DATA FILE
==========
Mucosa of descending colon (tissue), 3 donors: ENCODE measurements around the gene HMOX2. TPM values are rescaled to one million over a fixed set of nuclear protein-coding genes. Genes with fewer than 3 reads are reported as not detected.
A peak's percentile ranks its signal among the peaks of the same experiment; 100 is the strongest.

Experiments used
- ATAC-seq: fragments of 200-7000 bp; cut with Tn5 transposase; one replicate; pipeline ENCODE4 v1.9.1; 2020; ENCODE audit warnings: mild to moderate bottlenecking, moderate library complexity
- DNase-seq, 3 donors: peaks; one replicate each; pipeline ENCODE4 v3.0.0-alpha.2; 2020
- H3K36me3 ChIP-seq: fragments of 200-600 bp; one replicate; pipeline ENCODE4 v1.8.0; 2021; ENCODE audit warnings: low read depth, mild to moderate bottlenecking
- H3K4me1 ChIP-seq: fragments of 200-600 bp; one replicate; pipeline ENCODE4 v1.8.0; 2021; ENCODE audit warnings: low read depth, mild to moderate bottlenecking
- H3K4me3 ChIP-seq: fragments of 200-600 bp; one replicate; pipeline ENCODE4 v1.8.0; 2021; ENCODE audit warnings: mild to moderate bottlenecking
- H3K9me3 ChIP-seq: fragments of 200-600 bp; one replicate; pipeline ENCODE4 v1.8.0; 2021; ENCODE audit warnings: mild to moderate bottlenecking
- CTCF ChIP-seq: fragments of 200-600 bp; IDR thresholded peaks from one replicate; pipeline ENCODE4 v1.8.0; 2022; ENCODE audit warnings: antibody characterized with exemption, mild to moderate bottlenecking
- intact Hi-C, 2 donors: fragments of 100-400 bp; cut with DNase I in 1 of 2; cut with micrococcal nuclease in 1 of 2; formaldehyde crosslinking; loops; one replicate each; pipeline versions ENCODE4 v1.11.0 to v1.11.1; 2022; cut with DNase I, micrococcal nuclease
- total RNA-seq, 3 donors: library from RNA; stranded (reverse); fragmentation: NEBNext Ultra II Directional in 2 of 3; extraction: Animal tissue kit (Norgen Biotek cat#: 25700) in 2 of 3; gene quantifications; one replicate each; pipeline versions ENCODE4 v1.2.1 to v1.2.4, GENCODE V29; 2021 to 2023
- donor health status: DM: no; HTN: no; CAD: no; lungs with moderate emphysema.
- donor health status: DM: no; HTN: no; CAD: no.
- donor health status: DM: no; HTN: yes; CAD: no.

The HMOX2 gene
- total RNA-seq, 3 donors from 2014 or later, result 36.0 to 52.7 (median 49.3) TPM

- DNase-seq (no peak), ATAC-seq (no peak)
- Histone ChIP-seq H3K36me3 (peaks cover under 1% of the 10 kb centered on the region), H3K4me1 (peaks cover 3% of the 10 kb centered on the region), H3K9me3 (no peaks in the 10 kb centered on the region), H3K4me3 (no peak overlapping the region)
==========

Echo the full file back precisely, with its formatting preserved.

Mucosa of descending colon (tissue), 3 donors: ENCODE measurements around the gene HMOX2. TPM values are rescaled to one million over a fixed set of nuclear protein-coding genes. Genes with fewer than 3 reads are reported as not detected.
A peak's percentile ranks its signal among the peaks of the same experiment; 100 is the strongest.

Experiments used
- ATAC-seq: fragments of 200-7000 bp; cut with Tn5 transposase; one replicate; pipeline ENCODE4 v1.9.1; 2020; ENCODE audit warnings: mild to moderate bottlenecking, moderate library complexity
- DNase-seq, 3 donors: peaks; one replicate each; pipeline ENCODE4 v3.0.0-alpha.2; 2020
- H3K36me3 ChIP-seq: fragments of 200-600 bp; one replicate; pipeline ENCODE4 v1.8.0; 2021; ENCODE audit warnings: low read depth, mild to moderate bottlenecking
- H3K4me1 ChIP-seq: fragments of 200-600 bp; one replicate; pipeline ENCODE4 v1.8.0; 2021; ENCODE audit warnings: low read depth, mild to moderate bottlenecking
- H3K4me3 ChIP-seq: fragments of 200-600 bp; one replicate; pipeline ENCODE4 v1.8.0; 2021; ENCODE audit warnings: mild to moderate bottlenecking
- H3K9me3 ChIP-seq: fragments of 200-600 bp; one replicate; pipeline ENCODE4 v1.8.0; 2021; ENCODE audit warnings: mild to moderate bottlenecking
- CTCF ChIP-seq: fragments of 200-600 bp; IDR thresholded peaks from one replicate; pipeline ENCODE4 v1.8.0; 2022; ENCODE audit warnings: antibody characterized with exemption, mild to moderate bottlenecking
- intact Hi-C, 2 donors: fragments of 100-400 bp; cut with DNase I in 1 of 2; cut with micrococcal nuclease in 1 of 2; formaldehyde crosslinking; loops; one replicate each; pipeline versions ENCODE4 v1.11.0 to v1.11.1; 2022; cut with DNase I, micrococcal nuclease
- total RNA-seq, 3 donors: library from RNA; stranded (reverse); fragmentation: NEBNext Ultra II Directional in 2 of 3; extraction: Animal tissue kit (Norgen Biotek cat#: 25700) in 2 of 3; gene quantifications; one replicate each; pipeline versions ENCODE4 v1.2.1 to v1.2.4, GENCODE V29; 2021 to 2023
- donor health status: DM: no; HTN: no; CAD: no; lungs with moderate emphysema.
- donor health status: DM: no; HTN: no; CAD: no.
- donor health status: DM: no; HTN: yes; CAD: no.

The HMOX2 gene
- total RNA-seq, 3 donors from 2014 or later, result 36.0 to 52.7 (median 49.3) TPM

- DNase-seq (no peak), ATAC-seq (no peak)
- Histone ChIP-seq H3K36me3 (peaks cover under 1% of the 10 kb centered on the region), H3K4me1 (peaks cover 3% of the 10 kb centered on the region), H3K9me3 (no peaks in the 10 kb centered on the region), H3K4me3 (no peak overlapping the region)